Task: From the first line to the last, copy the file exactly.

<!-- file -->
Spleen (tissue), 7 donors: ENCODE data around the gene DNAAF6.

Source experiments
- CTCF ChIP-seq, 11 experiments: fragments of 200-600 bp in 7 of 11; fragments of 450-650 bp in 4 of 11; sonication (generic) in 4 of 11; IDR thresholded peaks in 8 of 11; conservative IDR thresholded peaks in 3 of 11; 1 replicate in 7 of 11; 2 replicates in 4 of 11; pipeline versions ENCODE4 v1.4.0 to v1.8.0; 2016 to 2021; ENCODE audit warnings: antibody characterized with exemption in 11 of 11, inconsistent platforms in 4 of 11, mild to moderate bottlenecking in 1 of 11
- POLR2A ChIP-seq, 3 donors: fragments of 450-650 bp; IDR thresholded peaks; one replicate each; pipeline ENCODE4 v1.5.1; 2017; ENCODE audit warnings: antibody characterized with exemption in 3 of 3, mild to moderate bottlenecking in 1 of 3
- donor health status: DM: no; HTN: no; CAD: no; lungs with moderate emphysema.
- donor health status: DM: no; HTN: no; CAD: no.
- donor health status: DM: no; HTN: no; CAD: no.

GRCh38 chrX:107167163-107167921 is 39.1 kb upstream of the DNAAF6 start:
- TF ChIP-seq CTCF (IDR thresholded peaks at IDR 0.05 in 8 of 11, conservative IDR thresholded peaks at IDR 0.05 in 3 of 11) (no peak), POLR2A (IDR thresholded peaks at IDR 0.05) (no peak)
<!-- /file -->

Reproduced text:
Spleen (tissue), 7 donors: ENCODE data around the gene DNAAF6.

Source experiments
- CTCF ChIP-seq, 11 experiments: fragments of 200-600 bp in 7 of 11; fragments of 450-650 bp in 4 of 11; sonication (generic) in 4 of 11; IDR thresholded peaks in 8 of 11; conservative IDR thresholded peaks in 3 of 11; 1 replicate in 7 of 11; 2 replicates in 4 of 11; pipeline versions ENCODE4 v1.4.0 to v1.8.0; 2016 to 2021; ENCODE audit warnings: antibody characterized with exemption in 11 of 11, inconsistent platforms in 4 of 11, mild to moderate bottlenecking in 1 of 11
- POLR2A ChIP-seq, 3 donors: fragments of 450-650 bp; IDR thresholded peaks; one replicate each; pipeline ENCODE4 v1.5.1; 2017; ENCODE audit warnings: antibody characterized with exemption in 3 of 3, mild to moderate bottlenecking in 1 of 3
- donor health status: DM: no; HTN: no; CAD: no; lungs with moderate emphysema.
- donor health status: DM: no; HTN: no; CAD: no.
- donor health status: DM: no; HTN: no; CAD: no.

GRCh38 chrX:107167163-107167921 is 39.1 kb upstream of the DNAAF6 start:
- TF ChIP-seq CTCF (IDR thresholded peaks at IDR 0.05 in 8 of 11, conservative IDR thresholded peaks at IDR 0.05 in 3 of 11) (no peak), POLR2A (IDR thresholded peaks at IDR 0.05) (no peak)